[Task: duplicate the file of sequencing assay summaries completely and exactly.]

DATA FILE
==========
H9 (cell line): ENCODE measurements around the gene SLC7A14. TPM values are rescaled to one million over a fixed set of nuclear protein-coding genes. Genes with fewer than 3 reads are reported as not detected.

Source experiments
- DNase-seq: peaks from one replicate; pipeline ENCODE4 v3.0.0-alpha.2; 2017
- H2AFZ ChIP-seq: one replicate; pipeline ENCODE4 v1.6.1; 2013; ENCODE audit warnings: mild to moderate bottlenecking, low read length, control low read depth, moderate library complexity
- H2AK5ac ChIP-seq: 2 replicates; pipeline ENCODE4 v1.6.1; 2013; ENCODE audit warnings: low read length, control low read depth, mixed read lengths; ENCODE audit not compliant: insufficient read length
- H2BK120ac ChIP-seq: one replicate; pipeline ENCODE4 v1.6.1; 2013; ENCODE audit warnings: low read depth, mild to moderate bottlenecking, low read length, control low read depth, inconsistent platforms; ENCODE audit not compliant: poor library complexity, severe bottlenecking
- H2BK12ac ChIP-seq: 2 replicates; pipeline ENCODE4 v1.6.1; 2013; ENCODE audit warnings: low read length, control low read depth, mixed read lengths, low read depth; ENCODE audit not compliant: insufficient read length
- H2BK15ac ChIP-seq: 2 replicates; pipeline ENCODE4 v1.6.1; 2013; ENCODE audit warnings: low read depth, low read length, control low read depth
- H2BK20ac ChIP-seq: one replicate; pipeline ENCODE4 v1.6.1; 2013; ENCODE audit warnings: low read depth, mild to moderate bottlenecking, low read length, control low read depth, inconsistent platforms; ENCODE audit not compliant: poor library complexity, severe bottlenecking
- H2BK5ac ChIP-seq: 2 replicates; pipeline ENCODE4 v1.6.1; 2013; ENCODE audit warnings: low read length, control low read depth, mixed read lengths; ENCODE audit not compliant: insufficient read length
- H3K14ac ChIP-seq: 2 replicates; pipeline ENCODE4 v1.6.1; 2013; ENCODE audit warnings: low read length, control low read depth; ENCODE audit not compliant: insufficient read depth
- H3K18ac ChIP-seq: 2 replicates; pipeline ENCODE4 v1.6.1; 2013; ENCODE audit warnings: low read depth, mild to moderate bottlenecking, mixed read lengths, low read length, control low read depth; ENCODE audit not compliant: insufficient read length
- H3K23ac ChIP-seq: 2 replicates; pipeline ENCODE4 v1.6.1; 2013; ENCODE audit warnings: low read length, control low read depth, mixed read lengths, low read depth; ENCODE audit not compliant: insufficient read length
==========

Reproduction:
H9 (cell line): ENCODE measurements around the gene SLC7A14. TPM values are rescaled to one million over a fixed set of nuclear protein-coding genes. Genes with fewer than 3 reads are reported as not detected.

Source experiments
- DNase-seq: peaks from one replicate; pipeline ENCODE4 v3.0.0-alpha.2; 2017
- H2AFZ ChIP-seq: one replicate; pipeline ENCODE4 v1.6.1; 2013; ENCODE audit warnings: mild to moderate bottlenecking, low read length, control low read depth, moderate library complexity
- H2AK5ac ChIP-seq: 2 replicates; pipeline ENCODE4 v1.6.1; 2013; ENCODE audit warnings: low read length, control low read depth, mixed read lengths; ENCODE audit not compliant: insufficient read length
- H2BK120ac ChIP-seq: one replicate; pipeline ENCODE4 v1.6.1; 2013; ENCODE audit warnings: low read depth, mild to moderate bottlenecking, low read length, control low read depth, inconsistent platforms; ENCODE audit not compliant: poor library complexity, severe bottlenecking
- H2BK12ac ChIP-seq: 2 replicates; pipeline ENCODE4 v1.6.1; 2013; ENCODE audit warnings: low read length, control low read depth, mixed read lengths, low read depth; ENCODE audit not compliant: insufficient read length
- H2BK15ac ChIP-seq: 2 replicates; pipeline ENCODE4 v1.6.1; 2013; ENCODE audit warnings: low read depth, low read length, control low read depth
- H2BK20ac ChIP-seq: one replicate; pipeline ENCODE4 v1.6.1; 2013; ENCODE audit warnings: low read depth, mild to moderate bottlenecking, low read length, control low read depth, inconsistent platforms; ENCODE audit not compliant: poor library complexity, severe bottlenecking
- H2BK5ac ChIP-seq: 2 replicates; pipeline ENCODE4 v1.6.1; 2013; ENCODE audit warnings: low read length, control low read depth, mixed read lengths; ENCODE audit not compliant: insufficient read length
- H3K14ac ChIP-seq: 2 replicates; pipeline ENCODE4 v1.6.1; 2013; ENCODE audit warnings: low read length, control low read depth; ENCODE audit not compliant: insufficient read depth
- H3K18ac ChIP-seq: 2 replicates; pipeline ENCODE4 v1.6.1; 2013; ENCODE audit warnings: low read depth, mild to moderate bottlenecking, mixed read lengths, low read length, control low read depth; ENCODE audit not compliant: insufficient read length
- H3K23ac ChIP-seq: 2 replicates; pipeline ENCODE4 v1.6.1; 2013; ENCODE audit warnings: low read length, control low read depth, mixed read lengths, low read depth; ENCODE audit not compliant: insufficient read length